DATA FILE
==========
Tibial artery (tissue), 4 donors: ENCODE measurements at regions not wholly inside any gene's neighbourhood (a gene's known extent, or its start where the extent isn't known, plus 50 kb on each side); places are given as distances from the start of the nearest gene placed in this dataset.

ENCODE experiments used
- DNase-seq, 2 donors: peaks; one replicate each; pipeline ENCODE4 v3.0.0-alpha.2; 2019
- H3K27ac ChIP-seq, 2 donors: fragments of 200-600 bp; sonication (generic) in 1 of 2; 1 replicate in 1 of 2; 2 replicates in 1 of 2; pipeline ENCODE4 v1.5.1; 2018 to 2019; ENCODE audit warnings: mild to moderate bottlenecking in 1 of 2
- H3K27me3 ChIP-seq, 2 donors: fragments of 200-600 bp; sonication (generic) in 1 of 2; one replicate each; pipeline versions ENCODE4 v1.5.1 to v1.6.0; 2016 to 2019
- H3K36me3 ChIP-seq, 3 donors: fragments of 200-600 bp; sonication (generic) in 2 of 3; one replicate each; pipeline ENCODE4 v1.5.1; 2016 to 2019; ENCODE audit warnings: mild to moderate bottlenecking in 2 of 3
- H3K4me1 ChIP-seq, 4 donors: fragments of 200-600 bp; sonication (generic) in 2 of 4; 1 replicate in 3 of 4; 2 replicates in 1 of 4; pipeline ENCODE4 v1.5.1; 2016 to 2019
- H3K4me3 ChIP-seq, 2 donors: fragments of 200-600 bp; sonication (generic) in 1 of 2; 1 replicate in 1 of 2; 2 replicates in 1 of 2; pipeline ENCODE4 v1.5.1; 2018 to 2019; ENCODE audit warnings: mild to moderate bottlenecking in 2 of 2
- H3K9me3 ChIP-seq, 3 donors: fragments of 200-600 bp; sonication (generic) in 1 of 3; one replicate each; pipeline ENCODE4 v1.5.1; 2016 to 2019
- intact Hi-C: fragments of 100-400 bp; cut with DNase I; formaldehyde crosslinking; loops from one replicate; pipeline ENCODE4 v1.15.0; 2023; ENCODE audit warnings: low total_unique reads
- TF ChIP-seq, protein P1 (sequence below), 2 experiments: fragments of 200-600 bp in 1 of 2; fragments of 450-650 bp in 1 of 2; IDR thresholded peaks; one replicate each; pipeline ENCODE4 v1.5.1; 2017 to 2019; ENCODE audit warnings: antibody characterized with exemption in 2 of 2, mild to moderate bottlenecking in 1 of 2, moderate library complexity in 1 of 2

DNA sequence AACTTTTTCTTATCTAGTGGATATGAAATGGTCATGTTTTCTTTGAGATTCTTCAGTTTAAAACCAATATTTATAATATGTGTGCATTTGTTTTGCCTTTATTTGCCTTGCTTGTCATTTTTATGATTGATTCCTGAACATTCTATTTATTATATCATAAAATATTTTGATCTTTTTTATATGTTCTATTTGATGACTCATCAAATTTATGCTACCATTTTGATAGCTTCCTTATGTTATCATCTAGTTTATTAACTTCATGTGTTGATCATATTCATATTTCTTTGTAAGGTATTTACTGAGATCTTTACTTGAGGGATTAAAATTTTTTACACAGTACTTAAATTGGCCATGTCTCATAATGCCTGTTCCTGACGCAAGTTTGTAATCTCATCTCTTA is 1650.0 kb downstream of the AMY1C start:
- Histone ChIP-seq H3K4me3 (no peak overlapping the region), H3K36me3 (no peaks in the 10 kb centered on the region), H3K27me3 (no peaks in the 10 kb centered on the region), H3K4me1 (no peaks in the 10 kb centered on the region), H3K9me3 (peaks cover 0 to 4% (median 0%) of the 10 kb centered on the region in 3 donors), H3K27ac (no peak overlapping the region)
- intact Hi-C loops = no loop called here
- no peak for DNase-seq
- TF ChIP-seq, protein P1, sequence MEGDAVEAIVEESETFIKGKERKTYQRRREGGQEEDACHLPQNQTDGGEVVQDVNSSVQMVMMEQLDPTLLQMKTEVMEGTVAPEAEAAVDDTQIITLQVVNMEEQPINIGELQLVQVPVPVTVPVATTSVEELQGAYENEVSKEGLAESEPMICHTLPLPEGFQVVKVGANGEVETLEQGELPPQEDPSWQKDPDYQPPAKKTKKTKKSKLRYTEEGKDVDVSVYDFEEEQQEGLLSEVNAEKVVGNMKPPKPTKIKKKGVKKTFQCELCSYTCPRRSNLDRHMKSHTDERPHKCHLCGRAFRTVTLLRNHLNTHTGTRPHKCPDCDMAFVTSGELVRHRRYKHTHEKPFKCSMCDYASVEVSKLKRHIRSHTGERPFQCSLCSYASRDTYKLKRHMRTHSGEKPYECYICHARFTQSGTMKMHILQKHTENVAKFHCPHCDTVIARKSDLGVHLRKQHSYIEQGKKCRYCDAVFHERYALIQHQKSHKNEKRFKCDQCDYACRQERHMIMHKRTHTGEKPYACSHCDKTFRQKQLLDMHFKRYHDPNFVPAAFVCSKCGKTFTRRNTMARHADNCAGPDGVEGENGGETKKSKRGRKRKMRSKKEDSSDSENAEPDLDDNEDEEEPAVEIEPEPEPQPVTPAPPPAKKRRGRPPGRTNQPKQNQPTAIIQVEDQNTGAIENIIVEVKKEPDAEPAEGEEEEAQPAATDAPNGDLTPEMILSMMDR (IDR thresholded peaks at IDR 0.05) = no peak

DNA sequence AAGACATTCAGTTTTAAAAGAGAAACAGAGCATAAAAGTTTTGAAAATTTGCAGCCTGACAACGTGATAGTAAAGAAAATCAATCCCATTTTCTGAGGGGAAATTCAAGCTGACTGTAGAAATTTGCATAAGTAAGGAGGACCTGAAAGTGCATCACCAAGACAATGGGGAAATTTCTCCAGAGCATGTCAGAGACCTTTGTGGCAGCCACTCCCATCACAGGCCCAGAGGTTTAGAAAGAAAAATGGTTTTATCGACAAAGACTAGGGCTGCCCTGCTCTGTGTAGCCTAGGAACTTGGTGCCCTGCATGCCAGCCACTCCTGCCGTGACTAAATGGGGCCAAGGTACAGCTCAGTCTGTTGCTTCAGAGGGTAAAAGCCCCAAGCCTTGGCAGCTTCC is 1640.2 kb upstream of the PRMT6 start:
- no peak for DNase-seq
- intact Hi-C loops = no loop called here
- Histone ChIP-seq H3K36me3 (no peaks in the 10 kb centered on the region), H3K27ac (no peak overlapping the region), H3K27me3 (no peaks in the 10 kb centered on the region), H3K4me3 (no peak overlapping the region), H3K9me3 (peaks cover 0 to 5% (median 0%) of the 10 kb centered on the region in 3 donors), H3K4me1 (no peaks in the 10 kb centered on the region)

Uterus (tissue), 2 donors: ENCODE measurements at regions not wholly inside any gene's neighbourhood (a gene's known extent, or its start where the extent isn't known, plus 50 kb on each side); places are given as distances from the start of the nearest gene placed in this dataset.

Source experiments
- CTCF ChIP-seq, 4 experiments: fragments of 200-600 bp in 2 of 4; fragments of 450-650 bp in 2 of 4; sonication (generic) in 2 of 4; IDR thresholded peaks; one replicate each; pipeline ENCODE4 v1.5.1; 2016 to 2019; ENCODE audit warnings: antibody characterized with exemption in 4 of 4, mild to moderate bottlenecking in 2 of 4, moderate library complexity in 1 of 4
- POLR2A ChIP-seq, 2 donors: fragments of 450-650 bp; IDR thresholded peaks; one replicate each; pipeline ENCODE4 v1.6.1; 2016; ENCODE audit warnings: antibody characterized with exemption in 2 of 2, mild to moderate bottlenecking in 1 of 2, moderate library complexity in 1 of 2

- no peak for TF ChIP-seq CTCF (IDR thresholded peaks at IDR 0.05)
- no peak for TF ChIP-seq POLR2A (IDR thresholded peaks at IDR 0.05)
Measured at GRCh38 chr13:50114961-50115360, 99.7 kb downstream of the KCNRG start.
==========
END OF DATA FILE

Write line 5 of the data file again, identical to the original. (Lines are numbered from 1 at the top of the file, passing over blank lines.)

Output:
- H3K27me3 ChIP-seq, 2 donors: fragments of 200-600 bp; sonication (generic) in 1 of 2; one replicate each; pipeline versions ENCODE4 v1.5.1 to v1.6.0; 2016 to 2019